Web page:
Dang it, how do I get muddur's links to show up?
I am going to post all of them here 4 you. New toys on show at war games
- army showcases latest weapon systems http://www.telegraphindia.com/1040302/asp/nation/story_2956860.asp
New toys on show at war games
- Army showcases latest weapon systems
Two BMP II amphibian infantry combat vehicles during the Divya Astra exercise on Monday. (PTI)
Suratgarh, March 1: The army today put its recently acquired firepower on display in a local demonstration of “shock and awe” about 100 km from the border with Pakistan.
But the exercise was just that, a war game — called Divya Astra — to keep the armed forces in battle-ready condition.
Army chief General .C. Vij said it was not meant to send any signal across the border. “Theoretically, there is scope for a war. But we are moving forward towards peace.”
The exercise showcased some of the latest equipment and weapons systems the army has acquired from Russia and Israel as part of its modernisation.
Automatic grenade launchers, under-barrel grenade launchers, multi-grenade launchers, the Carl Gustav rocket launcher, the Grad BM 21 multi-barrel rocket launcher and the Dragonuv sniper rifle were on display.
Over 100 jawans and officers also used long-range recce and observation system (Lorros), integrated observation equipment and ELM radars.
The war game of the armoured, artillery and infantry corps, launched to assess the integrated fire power, allowed air-force fighters such as MiG 21, MiG 23 and MI-35 choppers to chip in.
The Russian-built T-90 tanks, inducted in 2002, were for the first time pressed into action in an exercise. Armed with a 125-mm gun, guided missiles and biological and chemical warfare systems, the tanks demonstrated their destructiveness by hitting pinpointed targets.
These were supported by BMP II infantry combat vehicle, Sarat, which was imported from Russia and is now being manufactured here.
The corps of engineers, mechanised infantry and armoury demonstrated PMS makeshift bridges that can be floated on a river for tanks and vehicles to cross the barrier.
General Vij said the army was looking for a self-propelled artillery gun that can negotiate and engage targets. The laser-guided Krasnapol shells, fired from 155-mm guns, have shown good results in the plains, but are yet to be tested in higher altitudes, he said.
The army, the General added, was putting in place a mechanism to meet the increasing demands of journalists, especially from the electronic media, for information.
He explained the logic behind the army going for an improved public relations exercise. The media, General Vij said, is fast-paced these days and often wants quick answers, the demand for which cannot be matched by the force. So it is time to set up a new mechanism, he said.
He may have been referring to complaints by reporters on the defence-ministry beat that the army has not been forthcoming on information sought. Army flexes its firepower
Tribune News Service http://www.tribuneindia.com/2004/20040302/main3.htm
Army flexes its firepower
Tribune News Service
Mahajan (Rajasthan), March 1
The Army today showcased an array of new weaponry and skills at conducting joint operations with the Air Force during Exercise Divya Astra at its field firing ranges here today.
Depicting a mock battle scenario, the Army and the Air Force joined hands to neutralise and capture an enemy stronghold through a mechanised assault supported by heavy weapons and ground attack aircraft.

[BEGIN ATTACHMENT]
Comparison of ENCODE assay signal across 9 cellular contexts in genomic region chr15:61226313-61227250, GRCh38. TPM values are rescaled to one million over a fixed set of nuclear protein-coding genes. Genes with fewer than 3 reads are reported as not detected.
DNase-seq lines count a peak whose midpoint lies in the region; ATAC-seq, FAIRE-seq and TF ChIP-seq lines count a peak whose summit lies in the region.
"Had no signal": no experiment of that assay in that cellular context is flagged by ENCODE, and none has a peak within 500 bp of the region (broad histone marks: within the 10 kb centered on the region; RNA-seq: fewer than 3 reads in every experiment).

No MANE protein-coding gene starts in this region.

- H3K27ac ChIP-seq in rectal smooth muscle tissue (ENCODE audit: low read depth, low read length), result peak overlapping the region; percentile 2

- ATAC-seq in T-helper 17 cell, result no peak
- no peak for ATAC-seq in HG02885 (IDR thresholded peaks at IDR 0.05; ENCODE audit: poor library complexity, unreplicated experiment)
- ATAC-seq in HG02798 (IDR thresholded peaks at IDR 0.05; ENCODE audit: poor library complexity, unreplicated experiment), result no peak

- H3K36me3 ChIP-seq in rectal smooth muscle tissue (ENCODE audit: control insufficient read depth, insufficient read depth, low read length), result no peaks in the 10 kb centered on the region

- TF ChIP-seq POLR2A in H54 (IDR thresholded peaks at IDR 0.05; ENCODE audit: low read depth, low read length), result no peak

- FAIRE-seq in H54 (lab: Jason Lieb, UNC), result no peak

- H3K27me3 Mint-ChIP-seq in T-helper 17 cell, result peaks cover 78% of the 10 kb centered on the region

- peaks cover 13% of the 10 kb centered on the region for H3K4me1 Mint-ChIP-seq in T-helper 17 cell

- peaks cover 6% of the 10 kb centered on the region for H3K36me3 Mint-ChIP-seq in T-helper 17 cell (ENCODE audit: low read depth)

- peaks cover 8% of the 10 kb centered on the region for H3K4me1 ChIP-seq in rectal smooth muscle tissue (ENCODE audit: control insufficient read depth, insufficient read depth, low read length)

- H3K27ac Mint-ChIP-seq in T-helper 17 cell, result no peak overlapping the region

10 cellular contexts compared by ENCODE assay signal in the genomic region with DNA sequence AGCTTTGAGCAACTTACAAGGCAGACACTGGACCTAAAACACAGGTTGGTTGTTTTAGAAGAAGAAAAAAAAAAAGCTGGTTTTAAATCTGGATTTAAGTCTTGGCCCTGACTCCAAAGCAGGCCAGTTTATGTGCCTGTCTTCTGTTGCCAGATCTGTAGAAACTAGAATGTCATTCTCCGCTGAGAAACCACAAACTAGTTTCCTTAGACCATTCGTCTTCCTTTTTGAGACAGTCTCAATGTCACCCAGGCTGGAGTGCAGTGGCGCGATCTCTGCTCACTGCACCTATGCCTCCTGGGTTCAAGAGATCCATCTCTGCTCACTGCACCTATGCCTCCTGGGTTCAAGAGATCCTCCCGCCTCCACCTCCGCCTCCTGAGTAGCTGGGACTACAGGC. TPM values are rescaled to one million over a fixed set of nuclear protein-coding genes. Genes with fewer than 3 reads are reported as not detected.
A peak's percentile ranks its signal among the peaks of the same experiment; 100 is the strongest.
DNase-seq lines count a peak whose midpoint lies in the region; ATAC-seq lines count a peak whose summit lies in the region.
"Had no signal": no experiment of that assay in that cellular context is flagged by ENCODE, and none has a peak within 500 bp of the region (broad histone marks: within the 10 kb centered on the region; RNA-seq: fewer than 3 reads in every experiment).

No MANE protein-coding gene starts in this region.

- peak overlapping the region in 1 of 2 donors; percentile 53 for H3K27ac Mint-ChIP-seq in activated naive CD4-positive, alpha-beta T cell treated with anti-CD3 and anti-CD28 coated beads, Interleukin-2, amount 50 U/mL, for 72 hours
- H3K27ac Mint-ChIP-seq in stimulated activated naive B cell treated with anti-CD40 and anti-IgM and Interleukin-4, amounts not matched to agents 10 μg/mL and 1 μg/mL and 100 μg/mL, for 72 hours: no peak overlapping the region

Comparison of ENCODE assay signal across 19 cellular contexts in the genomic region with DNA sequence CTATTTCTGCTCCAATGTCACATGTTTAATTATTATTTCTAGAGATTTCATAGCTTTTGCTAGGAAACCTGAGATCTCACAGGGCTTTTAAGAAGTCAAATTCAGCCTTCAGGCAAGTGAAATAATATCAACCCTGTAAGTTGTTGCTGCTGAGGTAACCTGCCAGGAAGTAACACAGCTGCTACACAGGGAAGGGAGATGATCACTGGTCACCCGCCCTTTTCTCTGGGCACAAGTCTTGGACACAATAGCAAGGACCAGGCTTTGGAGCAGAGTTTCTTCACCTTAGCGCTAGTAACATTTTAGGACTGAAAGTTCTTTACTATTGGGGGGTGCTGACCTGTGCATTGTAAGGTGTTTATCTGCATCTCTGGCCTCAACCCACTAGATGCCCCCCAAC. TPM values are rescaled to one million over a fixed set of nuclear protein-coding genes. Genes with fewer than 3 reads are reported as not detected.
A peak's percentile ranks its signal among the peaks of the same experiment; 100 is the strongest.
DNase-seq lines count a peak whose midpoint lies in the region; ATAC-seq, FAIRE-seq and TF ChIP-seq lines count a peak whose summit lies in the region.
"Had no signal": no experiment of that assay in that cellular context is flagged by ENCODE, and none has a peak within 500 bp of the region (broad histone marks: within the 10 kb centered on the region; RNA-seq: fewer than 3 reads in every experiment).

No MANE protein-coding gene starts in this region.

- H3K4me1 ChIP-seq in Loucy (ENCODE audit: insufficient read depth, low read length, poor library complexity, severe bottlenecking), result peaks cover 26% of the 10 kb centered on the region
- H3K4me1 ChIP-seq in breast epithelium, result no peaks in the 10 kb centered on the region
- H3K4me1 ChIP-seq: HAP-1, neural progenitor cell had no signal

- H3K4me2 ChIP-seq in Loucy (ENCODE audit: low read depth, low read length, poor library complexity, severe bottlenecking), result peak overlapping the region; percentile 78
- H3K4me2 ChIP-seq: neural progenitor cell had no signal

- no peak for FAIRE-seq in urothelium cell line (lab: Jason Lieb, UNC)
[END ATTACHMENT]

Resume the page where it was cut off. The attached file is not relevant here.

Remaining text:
The use of heavy weapons such as the GRAD multi-barrel rocket launchers which have devastating effect, 155 mm Bofors howitzers, newly acquired T-90 battle tanks, BMP armoured personnel carriers along with infantry weapons such as the recently acquired anti-material rifles, automatic grenade launchers and sniper rifles was displayed. The IAF used its MiG-21 and MiG-23 aircraft as well as the Mi-35 helicopter gunship.
Among those who witnessed the display were the Army chief, Gen N.C. Vij, GOC-in-C, Western Command, Lieut-Gen J.J. Singh, and a host of senior Army and Air Force officers.
After a combat team made contact with the enemy, the commander called in fire support to neutralise enemy defence, artillery guns and rocket launchers The tanks opened up, saturating the enemy area with devastating fire.
Finding enemy defences strong, the commander called up air support in which a formation of four MiG-21 pounded the target with rockets. This was followed by a wave of four MiG-23s sweeping over the target, dropping conventional “iron” bombs. The final air assault came from the low flying Mi-35 gunships who unleashed their rocket power. All this while T-90s and BMPs continued to engage the enemy with their guns and missiles.
With the enemy defences was put out of action, a mechanised column of tanks and infantry combat vehicles, with their guns blazing on the move, launched the final assault to capture and physically occupy enemy territory.
The army also displayed its latest surveillance and combat equipment. Among them was the long range recce and observation system for day and night observation. Consisting of a night camera, video surveillance system and a laser ranger, it can track targets up to 18 km. The ELM 2140 Battlefield Surveillance rardar, with a range of up to 40 km and the portable hand held thermal Imager which can detect targets up to 6 km were also shown. All these devises are of Israeli origin. Other recently acquired equipment, including automatic grenade launchers, sniper rifles, anti material rifles, were also displayed.
Sappers also demonstrated their ability to secure bridgeheads and construct bridges to spearhead assaults. A 60-meter wide canal was spanned within half an hour using truck mounted pontoon bridges capable of carrying tanks.
Big increase in infantry firepower: General Vij
Tribune News Service
Mahajan (Rajasthan), March 1
While declining to comment on the prospect of a war with neighbouring countries, the Chief of the Army Staff, Gen N.C. Vij, today said the ongoing modernisation programmes had resulted in a phenomenal increase in the firepower and observation of the Indian infantry.
“I do not want to comment on this issue amidst the ongoing peace talks, though theoretically, there is always a space for war between any two countries,” he said while interacting with media persons during Exercise Divya Astra, a firepower demonstration organised at the field firing ranges here.